My new friend and I are both graduates of Southern Baptist seminaries. Clarence Jordan, a hero among evangelicals, founded a racially integrated farming community in Georgia – in 1942, when it was dangerous. Jordan was also a Southern Baptist and a graduate of a Southern Baptist seminary. His witness for racial justice sparked national attention and won him and his colleagues sharp opposition. We’re talking shots fired into his house at night and bombings of the community’s produce stand. Let’s put it this way: Martin Luther King, Jr., asked Jordan’s advice about life insurance. Not only did Jordan’s project eventually lead to Habitat for Humanity and the Fuller Center for Housing, Jordan translated most of the New Testament into Southern. The Cotton Patch Gospel musical is an adaptation of that translation.
I was just a small child when Jordan died, but my pastor friend is quite a bit older. But his seminary education, gained after Southern Baptists turned to fundamentalism, never exposed him to Baptists like Clarence Jordan. That makes me sad.
The pastor asked about LGBT issues. He took the standard “compassionate conservative” line, that we’re all sinners, but we have to speak out against sin. When I shared that I don’t regard same-sex love as sinful, that raised the question of Scripture. He acknowledged that the Bible doesn’t say much on the topic, but what it does say is negative. How could someone believe the Bible and defend “homosexuality” (his word, not mine)?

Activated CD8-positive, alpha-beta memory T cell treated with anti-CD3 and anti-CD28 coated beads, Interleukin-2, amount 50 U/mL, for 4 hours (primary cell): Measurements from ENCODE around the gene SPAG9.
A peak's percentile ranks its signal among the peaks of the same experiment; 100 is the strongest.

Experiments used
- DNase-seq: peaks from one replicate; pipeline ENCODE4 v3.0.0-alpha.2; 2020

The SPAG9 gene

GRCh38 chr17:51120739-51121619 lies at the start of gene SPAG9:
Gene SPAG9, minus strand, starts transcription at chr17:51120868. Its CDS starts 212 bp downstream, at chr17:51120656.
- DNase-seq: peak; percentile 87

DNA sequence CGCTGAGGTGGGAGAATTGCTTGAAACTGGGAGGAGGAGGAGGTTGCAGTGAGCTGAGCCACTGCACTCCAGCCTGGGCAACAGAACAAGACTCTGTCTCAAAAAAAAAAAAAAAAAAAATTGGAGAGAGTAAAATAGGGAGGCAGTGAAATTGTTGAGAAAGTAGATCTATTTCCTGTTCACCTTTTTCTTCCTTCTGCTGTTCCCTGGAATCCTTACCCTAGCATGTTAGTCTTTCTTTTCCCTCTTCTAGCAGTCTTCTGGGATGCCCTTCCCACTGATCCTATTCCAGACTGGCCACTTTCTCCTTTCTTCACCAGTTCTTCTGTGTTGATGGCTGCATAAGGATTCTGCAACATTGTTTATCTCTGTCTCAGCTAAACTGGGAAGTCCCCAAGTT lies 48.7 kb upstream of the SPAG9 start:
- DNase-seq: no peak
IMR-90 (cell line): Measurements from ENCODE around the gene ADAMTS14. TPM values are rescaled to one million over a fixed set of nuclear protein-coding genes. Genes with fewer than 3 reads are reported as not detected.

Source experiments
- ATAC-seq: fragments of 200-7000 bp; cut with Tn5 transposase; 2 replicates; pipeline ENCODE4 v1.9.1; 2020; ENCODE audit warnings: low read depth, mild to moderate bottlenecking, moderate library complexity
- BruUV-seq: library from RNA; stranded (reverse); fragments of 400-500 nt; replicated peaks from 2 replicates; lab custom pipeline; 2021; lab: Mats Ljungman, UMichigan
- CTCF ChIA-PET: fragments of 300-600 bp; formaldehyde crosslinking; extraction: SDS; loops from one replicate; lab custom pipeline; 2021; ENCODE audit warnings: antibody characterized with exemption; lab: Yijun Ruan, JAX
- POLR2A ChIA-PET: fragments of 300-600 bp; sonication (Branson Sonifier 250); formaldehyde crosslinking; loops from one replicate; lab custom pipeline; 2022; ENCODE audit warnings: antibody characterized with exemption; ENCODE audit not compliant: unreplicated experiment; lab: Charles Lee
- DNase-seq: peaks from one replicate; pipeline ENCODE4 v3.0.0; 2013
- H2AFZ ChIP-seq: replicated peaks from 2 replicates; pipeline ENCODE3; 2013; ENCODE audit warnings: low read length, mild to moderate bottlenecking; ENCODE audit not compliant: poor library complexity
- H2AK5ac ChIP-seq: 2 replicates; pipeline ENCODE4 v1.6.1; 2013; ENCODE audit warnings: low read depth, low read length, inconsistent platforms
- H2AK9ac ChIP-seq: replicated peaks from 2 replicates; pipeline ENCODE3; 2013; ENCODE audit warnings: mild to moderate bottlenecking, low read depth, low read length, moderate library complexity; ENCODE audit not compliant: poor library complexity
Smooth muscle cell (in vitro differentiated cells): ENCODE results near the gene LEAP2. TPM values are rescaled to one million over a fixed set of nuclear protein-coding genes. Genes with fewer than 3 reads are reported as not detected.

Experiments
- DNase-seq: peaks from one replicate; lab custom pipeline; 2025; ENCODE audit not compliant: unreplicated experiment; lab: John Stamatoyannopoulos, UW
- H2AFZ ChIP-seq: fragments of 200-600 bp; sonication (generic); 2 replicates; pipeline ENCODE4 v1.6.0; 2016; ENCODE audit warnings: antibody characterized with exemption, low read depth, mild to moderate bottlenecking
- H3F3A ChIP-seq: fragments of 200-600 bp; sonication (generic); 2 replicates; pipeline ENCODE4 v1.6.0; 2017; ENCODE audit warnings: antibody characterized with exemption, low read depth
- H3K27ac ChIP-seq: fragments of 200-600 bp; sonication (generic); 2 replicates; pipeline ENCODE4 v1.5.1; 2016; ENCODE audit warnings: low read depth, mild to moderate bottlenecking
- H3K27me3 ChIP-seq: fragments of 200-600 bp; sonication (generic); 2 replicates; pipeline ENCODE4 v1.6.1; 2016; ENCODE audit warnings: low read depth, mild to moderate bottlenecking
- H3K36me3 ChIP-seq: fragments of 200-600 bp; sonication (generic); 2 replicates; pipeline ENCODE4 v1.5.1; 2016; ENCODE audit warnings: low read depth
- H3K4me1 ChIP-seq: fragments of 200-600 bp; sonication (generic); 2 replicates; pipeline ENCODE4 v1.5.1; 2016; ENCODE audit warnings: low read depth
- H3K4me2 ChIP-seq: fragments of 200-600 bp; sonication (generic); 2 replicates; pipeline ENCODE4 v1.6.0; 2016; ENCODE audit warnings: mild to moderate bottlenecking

This opened the conversation in new directions. I pointed out several standard items, things I’m sure he’s heard, but I also tried to guide our talk in fresh ways. So I pointed out that the Bible is far less obvious than people assume, that we may even have passages that celebrate same-sex love or at least acknowledge it. That’s the familiar territory.
But I also pressed my colleague to ask whether he’s using the Bible consistently. We don’t have biblical rules for government, finance, economics, or labor – all because our world is vastly different from the biblical world. So why, I asked, do we not acknowledge how the world has changed with respect to gender, family, sexuality, and marriage?
Then I turned to my major concern. When we use the Bible to fight out our disagreements, do we not forfeit the ability to hear it speak in other ways? For example, the Bible has lots to say about values like grace – but I have never heard a sermon apply grace to the topic of marriage or sexuality. God shows grace toward us by loving us regardless of how messed up we are, and we are called to treat one another in the same way.
In that light, does not grace provide a higher moral standard than any rules we might make up about who may sleep with whom, and when? Using the Bible as a weapon in our disputes, we become small-minded. He found this line of thinking interesting. Then we were interrupted by other things.
I share this story because I believe it’s valuable for liberal or progressive Christians to engage our more conservative neighbors in dialogue. But it’s also necessary to know how vast is the separation between our communities. That’s no accident. By design, fundamentalist Christians avoid engagement with ideas that trouble them. And sometimes we progressives do the same. I will never ask my students to read material that demeans women or sexual minorities because our women and LGBT students get enough of that outside the classroom. But it’s not because I’m scared of the ideas. And that’s a big difference.
I will emphasize again: I am grateful for this pastor, who brought Christ's presence into our midst and wants to give love above all else. He had the courage to open such a challenging conversation.